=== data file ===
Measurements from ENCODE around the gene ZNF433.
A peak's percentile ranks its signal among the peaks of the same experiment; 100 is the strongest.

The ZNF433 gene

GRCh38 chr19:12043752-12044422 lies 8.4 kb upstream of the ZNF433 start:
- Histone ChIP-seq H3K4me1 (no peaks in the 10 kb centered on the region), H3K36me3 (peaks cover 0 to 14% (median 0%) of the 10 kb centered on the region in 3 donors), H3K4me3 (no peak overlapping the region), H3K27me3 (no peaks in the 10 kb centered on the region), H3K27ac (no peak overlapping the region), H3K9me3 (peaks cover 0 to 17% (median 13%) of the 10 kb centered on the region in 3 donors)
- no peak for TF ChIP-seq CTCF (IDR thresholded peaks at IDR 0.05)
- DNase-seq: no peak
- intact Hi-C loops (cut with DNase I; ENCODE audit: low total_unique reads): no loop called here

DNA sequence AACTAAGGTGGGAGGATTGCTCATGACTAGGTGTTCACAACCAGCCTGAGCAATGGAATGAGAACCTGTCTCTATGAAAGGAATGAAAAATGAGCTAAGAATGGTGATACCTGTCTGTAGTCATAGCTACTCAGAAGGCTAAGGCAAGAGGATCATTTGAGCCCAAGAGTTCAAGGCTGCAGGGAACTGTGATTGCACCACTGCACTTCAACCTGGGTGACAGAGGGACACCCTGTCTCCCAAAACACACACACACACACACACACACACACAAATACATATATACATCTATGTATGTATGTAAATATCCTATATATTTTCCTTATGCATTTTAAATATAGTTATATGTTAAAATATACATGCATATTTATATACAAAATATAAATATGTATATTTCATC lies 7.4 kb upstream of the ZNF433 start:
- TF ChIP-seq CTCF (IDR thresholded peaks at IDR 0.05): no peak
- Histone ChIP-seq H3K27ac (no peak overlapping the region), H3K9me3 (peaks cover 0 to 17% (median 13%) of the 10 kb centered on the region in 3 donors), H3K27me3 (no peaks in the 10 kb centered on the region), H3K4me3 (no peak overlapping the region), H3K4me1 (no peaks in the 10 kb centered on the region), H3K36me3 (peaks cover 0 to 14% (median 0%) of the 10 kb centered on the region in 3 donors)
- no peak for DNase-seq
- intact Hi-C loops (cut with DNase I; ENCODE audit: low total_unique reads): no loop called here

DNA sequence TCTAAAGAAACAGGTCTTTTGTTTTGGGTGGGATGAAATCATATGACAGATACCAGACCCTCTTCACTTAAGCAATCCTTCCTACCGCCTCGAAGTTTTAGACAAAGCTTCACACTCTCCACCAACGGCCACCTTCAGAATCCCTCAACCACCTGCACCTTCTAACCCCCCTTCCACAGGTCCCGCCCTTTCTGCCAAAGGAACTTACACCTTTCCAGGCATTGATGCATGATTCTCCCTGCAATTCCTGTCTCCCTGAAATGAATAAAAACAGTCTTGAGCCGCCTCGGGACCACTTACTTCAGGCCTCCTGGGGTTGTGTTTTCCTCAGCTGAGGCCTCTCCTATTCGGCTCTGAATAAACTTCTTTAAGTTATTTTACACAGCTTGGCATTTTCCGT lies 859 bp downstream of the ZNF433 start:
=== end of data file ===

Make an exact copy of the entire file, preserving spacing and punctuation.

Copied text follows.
Measurements from ENCODE around the gene ZNF433.
A peak's percentile ranks its signal among the peaks of the same experiment; 100 is the strongest.

The ZNF433 gene

GRCh38 chr19:12043752-12044422 lies 8.4 kb upstream of the ZNF433 start:
- Histone ChIP-seq H3K4me1 (no peaks in the 10 kb centered on the region), H3K36me3 (peaks cover 0 to 14% (median 0%) of the 10 kb centered on the region in 3 donors), H3K4me3 (no peak overlapping the region), H3K27me3 (no peaks in the 10 kb centered on the region), H3K27ac (no peak overlapping the region), H3K9me3 (peaks cover 0 to 17% (median 13%) of the 10 kb centered on the region in 3 donors)
- no peak for TF ChIP-seq CTCF (IDR thresholded peaks at IDR 0.05)
- DNase-seq: no peak
- intact Hi-C loops (cut with DNase I; ENCODE audit: low total_unique reads): no loop called here

DNA sequence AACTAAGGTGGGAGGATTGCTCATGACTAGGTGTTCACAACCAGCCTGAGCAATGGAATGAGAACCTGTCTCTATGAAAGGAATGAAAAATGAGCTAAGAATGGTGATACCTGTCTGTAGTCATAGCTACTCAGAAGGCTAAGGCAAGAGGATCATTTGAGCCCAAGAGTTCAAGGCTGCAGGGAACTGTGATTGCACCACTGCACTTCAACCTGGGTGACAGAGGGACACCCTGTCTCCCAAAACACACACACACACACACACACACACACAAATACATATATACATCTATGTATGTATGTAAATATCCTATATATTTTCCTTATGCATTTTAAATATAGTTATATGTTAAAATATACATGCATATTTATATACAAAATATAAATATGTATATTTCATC lies 7.4 kb upstream of the ZNF433 start:
- TF ChIP-seq CTCF (IDR thresholded peaks at IDR 0.05): no peak
- Histone ChIP-seq H3K27ac (no peak overlapping the region), H3K9me3 (peaks cover 0 to 17% (median 13%) of the 10 kb centered on the region in 3 donors), H3K27me3 (no peaks in the 10 kb centered on the region), H3K4me3 (no peak overlapping the region), H3K4me1 (no peaks in the 10 kb centered on the region), H3K36me3 (peaks cover 0 to 14% (median 0%) of the 10 kb centered on the region in 3 donors)
- no peak for DNase-seq
- intact Hi-C loops (cut with DNase I; ENCODE audit: low total_unique reads): no loop called here

DNA sequence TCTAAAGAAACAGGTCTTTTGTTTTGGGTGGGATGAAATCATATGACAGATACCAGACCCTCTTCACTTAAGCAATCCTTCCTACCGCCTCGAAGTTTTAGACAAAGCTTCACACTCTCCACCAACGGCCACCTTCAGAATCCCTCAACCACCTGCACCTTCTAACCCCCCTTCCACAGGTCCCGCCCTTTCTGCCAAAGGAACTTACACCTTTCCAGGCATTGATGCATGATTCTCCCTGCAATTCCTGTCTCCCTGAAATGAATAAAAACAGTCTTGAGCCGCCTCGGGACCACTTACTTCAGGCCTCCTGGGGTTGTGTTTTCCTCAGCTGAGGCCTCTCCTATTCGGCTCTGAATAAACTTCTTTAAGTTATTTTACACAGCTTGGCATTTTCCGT lies 859 bp downstream of the ZNF433 start: